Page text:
Here at the Spherical Model, the world’s smallest think tank, we don’t do a lot of primary research.
What I hope to do is educate, so that more people are equipped with the ideas and principles that lead us to political freedom, economic free market prosperity, and thriving civilization—as alternatives to the historically more common tyranny, poverty, and savagery.
The Spherical Model framework is original, and the opinions are mainly mine. But there are many others interested in freedom, prosperity, and civilization and how we get there.
I thought it might be useful today to share some of the many resources I frequent, in no particular order.
My list keeps growing. There are many that add good information on specific issues or areas of interest. But these few are essential for economics, as well as for understanding the interrelationships of the political, economic, and social spheres:
· The Road to Serfdom—Friedrich Hayek
· Basic Economics—Thomas Sowell
· Economics in One Lesson—Henry Hazlitt
· Liberal Fascism—Jonah Goldberg
· The 5000-Year Leap—W. Cleon Skousen
Organizations and Education
These are some of the regular places I turn to, or tune in to:
· Hillsdale College online courses—These are free, and equivalent to the courses provided to students on campus, if you do the reading and work with it. Or you can just enjoy the lectures and take the quizzes (or not). They just redid their original Constitution class, and I’m looking forward to that. Others include Western Heritage, American Heritage, Economics, Great Books, The Presidency and the Constitution, The Federalist Papers, Winston Churchill, C. S. Lewis, Athens and Sparta, Public Policy, US Supreme Court, and Theology. Each course has 8-10 or so lectures.
· The Heritage Foundation—This organization has been reliably conservative for decades, some recent leadership changes notwithstanding. They offer news sources, such as the Daily Signal, There’s an activist group called the Sentinels, with a weekly phonecall about current legislative action and online and local support. And they do research and policy work.
· Hoover Institution—The organization has been around a long time, related to Stanford University, in favor of free market economic policies and prosperity, and other geopolitical issues. Their Uncommon Knowledge, an interview program with authors and experts, is a favorite source. I don’t agree with every interviewee, but it’s a good way to get clarity about their viewpoints.
· The Witherspoon Institute—This organization does research and education related to the “moral foundations of free and democratic societies.” They’ve come to my attention because of Ryan T. Anderson, their public discourse editor, who is the William E. Simon Fellow at the Heritage Foundation, and is one of the clearest voices writing today in defense of marriage. This is scholarly information, and often aimed at advanced college students or professors. But they attempt to write in a way that is accessible, reasonable, and moral.
· The Ludwig von Mises Institute—This is an organization based on the Austrian school of economics, emphasizing free market policies.
· Wallbuilders—David Barton is the force behind this organization. They teach history, mainly American history, with the perspective that looks at the necessity of a moral people in maintaining our Constitution. This organization is especially helpful for homeschoolers, which is how I became familiar with it.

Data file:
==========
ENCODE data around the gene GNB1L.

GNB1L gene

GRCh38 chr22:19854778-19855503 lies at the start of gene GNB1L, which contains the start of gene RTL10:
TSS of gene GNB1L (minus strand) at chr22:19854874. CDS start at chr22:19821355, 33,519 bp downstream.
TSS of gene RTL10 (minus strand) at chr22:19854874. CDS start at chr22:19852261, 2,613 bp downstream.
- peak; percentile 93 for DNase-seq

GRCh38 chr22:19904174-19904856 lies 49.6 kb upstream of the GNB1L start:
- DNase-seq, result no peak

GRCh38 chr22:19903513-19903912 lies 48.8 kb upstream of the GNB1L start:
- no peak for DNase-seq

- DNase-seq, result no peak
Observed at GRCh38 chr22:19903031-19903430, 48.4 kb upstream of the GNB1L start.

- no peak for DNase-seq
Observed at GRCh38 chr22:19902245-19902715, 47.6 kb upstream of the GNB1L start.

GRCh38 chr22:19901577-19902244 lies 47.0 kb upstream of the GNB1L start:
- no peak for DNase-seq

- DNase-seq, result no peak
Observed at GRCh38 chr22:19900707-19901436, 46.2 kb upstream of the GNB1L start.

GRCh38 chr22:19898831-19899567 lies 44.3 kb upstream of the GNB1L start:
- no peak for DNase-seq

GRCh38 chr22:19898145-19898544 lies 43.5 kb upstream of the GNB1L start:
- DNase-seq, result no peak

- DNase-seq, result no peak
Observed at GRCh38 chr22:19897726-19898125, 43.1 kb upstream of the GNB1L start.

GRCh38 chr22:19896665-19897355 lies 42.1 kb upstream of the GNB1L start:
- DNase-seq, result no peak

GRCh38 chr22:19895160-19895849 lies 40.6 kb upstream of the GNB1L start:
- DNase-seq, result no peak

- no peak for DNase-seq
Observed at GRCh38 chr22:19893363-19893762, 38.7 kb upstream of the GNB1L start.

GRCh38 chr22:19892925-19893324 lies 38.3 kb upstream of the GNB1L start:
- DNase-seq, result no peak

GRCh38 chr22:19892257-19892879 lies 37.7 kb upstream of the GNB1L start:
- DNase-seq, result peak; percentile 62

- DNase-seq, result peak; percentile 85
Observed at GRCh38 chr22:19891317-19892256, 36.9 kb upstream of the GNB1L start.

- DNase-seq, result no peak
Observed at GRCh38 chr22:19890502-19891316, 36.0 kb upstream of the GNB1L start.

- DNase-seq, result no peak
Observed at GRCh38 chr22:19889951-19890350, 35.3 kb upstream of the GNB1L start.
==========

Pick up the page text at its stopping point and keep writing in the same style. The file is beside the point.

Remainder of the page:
· Texas Home School Coalition—Speaking of homeschooling, THSC is a good resource on education and parental rights issues. While I’m not still homeschooling, I still get their newsletters and rely on them heavily for information during the Texas legislative session.
· Prager University—A collection of 5-minute videos on a wide array of topics, mainly explaining the conservative (classical liberal) viewpoint. They’re free, and easy to share. And you can login and take a short quiz to test your understanding.
News and Commentary Voices
I don’t spend much time going to main stream media sources. I prefer an admitted bias from someone seeking truth, rather than a claim of unbiased news from sources that are clearly skewed. Still, it’s a good idea to get a variety of views. Often when I use a MSM news source, it is to get more information about an issue I hear about on radio top-of-the-hour news headlines, or stories linked by friends or various sources. This list isn’t exhaustive, or even always views I endorse. And this list changes from time to time. Some I turn to daily or weekly, others only occasionally.
· Townhall—a daily collection of mostly conservative columnists
· The Blaze—and various Glenn Beck shows and resources (some parts require subscription fee)
· The Daily Signal—Heritage Foundation’s daily news source
· Fox News (if I must go to a traditional source on television)
· Hugh Hewitt radio—(archive requires subscription fee)
· Ben Shapiro and The Daily Wire—the website includes pieces by various writers, but I mainly tune in for Ben Shapiro’s commentary and podcast
· Thomas Sowell—economist; he has retired from his regular column, but he still writes books and does occasional pieces or interviews
· Walter Williams—economist; I usually get his columns at Townhall
· PJ Media—I used to watch their videos, but funding for those ended a year or so ago. I still appreciate, when I find them, Andrew Klavan, Victor Davis Hanson, and others.
· Matt Walsh—culture blog, found on The Blaze these days
· Tom Woods—economic and libertarian blog, and good on education issues as well
· Dennis Prager radio—in addition to the PragerU videos
· Volokh Conspiracy—legal blog, written by Eugen Volokh and other law professors
· Greg Mankiw—economic blog by Harvard economics professor